Techfile

Richard Waters

With the iPad, Apple proved that less really can be more. Despite lacking some basic things, like a built-in keyboard and support for Flash, the iPad has risen above its own limitations.

The challenge for Google’s new Chrome operating system is to prove that it, too, can power a new category of device, one that justifies being judged on its own terms, not compared constantly to the traditional personal computing experience. The first machine to carry Chrome, the Cr-48, certainly goes a long way towards fulfilling Google’s vision of an internet-centric notebook – but this is no iPad. Read more

By Ralph Jennings in Taipei

Could this be a way to turn any computer monitor into a touchscreen, at least for limited applications like adding a signature to a document?

A company in Taiwan has designed electronic sticky notes that can “melt” everything from a signature to a drawing right through a computer LCD screen and into the system. Read more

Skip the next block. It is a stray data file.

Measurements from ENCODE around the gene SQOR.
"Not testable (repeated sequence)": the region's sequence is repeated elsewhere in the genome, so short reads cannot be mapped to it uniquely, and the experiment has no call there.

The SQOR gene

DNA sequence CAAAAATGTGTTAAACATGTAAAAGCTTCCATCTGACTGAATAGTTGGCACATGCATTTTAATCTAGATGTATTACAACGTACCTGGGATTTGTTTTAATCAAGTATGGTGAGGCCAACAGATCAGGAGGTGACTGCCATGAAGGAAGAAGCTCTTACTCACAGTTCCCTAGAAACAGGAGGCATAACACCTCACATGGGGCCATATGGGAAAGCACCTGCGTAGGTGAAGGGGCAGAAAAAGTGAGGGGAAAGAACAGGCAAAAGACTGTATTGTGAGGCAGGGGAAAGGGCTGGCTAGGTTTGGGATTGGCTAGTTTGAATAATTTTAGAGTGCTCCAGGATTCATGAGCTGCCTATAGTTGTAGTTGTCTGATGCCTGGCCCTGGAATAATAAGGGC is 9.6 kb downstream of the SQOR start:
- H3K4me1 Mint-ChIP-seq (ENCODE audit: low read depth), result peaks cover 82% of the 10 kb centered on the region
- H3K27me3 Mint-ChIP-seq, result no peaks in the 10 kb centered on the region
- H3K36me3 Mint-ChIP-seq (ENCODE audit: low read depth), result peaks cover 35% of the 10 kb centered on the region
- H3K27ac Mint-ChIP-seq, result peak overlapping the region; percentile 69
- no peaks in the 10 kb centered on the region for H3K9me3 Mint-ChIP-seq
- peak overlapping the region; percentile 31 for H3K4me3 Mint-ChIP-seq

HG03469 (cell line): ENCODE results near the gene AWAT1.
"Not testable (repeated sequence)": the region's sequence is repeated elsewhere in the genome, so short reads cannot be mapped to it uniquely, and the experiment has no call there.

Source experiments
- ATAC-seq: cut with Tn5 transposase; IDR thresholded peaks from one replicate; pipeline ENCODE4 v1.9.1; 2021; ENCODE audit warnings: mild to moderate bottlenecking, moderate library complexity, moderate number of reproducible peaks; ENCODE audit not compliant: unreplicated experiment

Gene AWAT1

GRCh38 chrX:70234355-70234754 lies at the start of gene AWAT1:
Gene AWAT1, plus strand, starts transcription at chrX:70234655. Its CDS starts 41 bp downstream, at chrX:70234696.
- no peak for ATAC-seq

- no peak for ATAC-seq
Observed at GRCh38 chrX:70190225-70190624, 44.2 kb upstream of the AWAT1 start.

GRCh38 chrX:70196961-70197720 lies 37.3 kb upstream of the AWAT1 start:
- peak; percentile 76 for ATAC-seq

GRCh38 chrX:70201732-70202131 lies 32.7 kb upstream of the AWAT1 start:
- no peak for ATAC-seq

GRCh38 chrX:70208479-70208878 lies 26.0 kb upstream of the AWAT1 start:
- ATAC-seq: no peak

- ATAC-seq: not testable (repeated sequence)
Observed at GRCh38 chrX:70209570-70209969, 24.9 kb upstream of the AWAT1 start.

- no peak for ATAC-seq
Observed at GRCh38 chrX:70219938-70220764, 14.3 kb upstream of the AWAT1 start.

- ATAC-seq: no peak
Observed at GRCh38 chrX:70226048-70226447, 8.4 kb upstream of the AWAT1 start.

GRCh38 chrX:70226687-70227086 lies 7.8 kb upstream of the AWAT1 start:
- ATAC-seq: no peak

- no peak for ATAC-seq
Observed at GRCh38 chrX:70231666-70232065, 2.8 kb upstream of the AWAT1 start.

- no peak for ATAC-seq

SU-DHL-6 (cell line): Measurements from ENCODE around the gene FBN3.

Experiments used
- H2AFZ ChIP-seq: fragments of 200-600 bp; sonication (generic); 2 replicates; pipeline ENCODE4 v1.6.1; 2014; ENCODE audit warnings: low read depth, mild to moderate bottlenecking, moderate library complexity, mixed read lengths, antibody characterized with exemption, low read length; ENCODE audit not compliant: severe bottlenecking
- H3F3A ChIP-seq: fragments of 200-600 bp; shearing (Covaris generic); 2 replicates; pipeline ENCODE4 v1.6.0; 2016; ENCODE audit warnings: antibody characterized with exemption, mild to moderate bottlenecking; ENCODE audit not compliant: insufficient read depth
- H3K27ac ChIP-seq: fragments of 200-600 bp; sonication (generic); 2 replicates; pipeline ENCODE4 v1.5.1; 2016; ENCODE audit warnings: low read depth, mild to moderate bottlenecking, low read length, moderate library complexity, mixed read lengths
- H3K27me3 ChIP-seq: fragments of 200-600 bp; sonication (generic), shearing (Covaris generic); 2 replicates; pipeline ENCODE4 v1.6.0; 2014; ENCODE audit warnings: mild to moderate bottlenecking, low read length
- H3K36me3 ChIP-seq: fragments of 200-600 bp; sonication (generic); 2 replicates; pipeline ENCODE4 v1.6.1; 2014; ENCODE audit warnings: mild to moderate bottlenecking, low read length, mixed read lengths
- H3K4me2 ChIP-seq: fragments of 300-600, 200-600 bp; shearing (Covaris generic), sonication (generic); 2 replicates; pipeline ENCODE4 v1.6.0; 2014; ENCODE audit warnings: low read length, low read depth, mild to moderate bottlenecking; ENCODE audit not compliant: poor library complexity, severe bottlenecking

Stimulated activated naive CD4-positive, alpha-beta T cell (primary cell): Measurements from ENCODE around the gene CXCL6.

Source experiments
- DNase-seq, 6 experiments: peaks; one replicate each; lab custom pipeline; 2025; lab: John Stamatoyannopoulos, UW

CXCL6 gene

Chris Nuttall

The iMac in 1998 , the iPod in 2001 , the iPhone in 2007, the MacBook Air in 2008.

Steve Jobs has launched one iconic design after another since his return to Apple and today unveiled the Silicon Valley company’s latest creation – the iPad – a tablet device  that promises to shake up the technology and media industries.

Preparations have been underway for the event at the Yerba Buena Center (pictured) in San Francisco all week, and we liveblogged the event. Read more

Richard Waters

Sometimes it feels like every news story you read is about Apple. If it’s not the iPhone or the phantom tablet, then it’s Steve Jobs’ health.

So to make up for it, today’s headlines are being hogged by Google. There was the first appearance of the much-hyped Android 2.0 on the Droid handset, not to mention what Techcrunch called a “killer app” for the new mobile software platform: a navigation service (see item below).

But that’s not all. In other Google news: the launch of Music Search, and efforts to appease the FCC. Read more

Joseph Menn

UPDATE: follow it live. Chris Nuttall will be providing live coverage from San Francisco of Wednesday’s Apple event, starting at 10am local time. Follow it here.

Apple is holding a music-themed press event tomorrow, where it is expected to unveil a package of  goodies that will start being attached to sales of full digital albums.